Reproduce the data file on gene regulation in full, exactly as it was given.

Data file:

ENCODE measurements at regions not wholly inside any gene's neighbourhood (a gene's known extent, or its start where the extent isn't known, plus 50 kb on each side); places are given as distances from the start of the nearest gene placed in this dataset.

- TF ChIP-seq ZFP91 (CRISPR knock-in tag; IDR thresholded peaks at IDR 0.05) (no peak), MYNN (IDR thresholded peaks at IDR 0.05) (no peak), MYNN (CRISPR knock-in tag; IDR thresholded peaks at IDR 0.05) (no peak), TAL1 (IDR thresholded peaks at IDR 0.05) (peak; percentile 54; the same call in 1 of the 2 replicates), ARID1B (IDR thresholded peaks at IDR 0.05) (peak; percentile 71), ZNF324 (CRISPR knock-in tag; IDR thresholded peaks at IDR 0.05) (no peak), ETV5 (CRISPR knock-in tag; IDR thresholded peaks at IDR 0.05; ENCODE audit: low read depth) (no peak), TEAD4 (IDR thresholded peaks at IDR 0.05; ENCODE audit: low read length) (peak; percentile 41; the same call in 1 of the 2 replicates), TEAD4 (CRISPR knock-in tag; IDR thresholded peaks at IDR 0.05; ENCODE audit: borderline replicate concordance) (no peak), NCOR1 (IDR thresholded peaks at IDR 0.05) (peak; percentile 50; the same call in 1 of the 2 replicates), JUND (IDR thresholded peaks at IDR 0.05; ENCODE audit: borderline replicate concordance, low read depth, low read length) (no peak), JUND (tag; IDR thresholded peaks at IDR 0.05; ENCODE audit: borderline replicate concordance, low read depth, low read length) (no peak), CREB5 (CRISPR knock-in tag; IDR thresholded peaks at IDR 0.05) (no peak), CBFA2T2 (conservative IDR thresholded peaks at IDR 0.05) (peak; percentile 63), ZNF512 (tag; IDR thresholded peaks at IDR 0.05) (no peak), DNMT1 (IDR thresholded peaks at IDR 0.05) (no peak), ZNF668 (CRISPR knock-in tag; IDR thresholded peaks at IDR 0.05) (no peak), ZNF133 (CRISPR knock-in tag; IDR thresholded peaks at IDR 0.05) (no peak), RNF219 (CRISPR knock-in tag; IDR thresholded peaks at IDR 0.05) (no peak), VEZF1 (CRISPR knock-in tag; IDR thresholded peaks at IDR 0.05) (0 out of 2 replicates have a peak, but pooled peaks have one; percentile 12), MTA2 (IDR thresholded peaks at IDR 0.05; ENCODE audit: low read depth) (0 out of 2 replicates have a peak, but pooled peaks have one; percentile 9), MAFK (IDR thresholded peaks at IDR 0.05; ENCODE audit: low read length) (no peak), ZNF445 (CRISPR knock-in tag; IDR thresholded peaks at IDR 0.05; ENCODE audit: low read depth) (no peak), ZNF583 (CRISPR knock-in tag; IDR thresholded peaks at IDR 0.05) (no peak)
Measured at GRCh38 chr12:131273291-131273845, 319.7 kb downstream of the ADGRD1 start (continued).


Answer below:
ENCODE measurements at regions not wholly inside any gene's neighbourhood (a gene's known extent, or its start where the extent isn't known, plus 50 kb on each side); places are given as distances from the start of the nearest gene placed in this dataset.

- TF ChIP-seq ZFP91 (CRISPR knock-in tag; IDR thresholded peaks at IDR 0.05) (no peak), MYNN (IDR thresholded peaks at IDR 0.05) (no peak), MYNN (CRISPR knock-in tag; IDR thresholded peaks at IDR 0.05) (no peak), TAL1 (IDR thresholded peaks at IDR 0.05) (peak; percentile 54; the same call in 1 of the 2 replicates), ARID1B (IDR thresholded peaks at IDR 0.05) (peak; percentile 71), ZNF324 (CRISPR knock-in tag; IDR thresholded peaks at IDR 0.05) (no peak), ETV5 (CRISPR knock-in tag; IDR thresholded peaks at IDR 0.05; ENCODE audit: low read depth) (no peak), TEAD4 (IDR thresholded peaks at IDR 0.05; ENCODE audit: low read length) (peak; percentile 41; the same call in 1 of the 2 replicates), TEAD4 (CRISPR knock-in tag; IDR thresholded peaks at IDR 0.05; ENCODE audit: borderline replicate concordance) (no peak), NCOR1 (IDR thresholded peaks at IDR 0.05) (peak; percentile 50; the same call in 1 of the 2 replicates), JUND (IDR thresholded peaks at IDR 0.05; ENCODE audit: borderline replicate concordance, low read depth, low read length) (no peak), JUND (tag; IDR thresholded peaks at IDR 0.05; ENCODE audit: borderline replicate concordance, low read depth, low read length) (no peak), CREB5 (CRISPR knock-in tag; IDR thresholded peaks at IDR 0.05) (no peak), CBFA2T2 (conservative IDR thresholded peaks at IDR 0.05) (peak; percentile 63), ZNF512 (tag; IDR thresholded peaks at IDR 0.05) (no peak), DNMT1 (IDR thresholded peaks at IDR 0.05) (no peak), ZNF668 (CRISPR knock-in tag; IDR thresholded peaks at IDR 0.05) (no peak), ZNF133 (CRISPR knock-in tag; IDR thresholded peaks at IDR 0.05) (no peak), RNF219 (CRISPR knock-in tag; IDR thresholded peaks at IDR 0.05) (no peak), VEZF1 (CRISPR knock-in tag; IDR thresholded peaks at IDR 0.05) (0 out of 2 replicates have a peak, but pooled peaks have one; percentile 12), MTA2 (IDR thresholded peaks at IDR 0.05; ENCODE audit: low read depth) (0 out of 2 replicates have a peak, but pooled peaks have one; percentile 9), MAFK (IDR thresholded peaks at IDR 0.05; ENCODE audit: low read length) (no peak), ZNF445 (CRISPR knock-in tag; IDR thresholded peaks at IDR 0.05; ENCODE audit: low read depth) (no peak), ZNF583 (CRISPR knock-in tag; IDR thresholded peaks at IDR 0.05) (no peak)
Measured at GRCh38 chr12:131273291-131273845, 319.7 kb downstream of the ADGRD1 start (continued).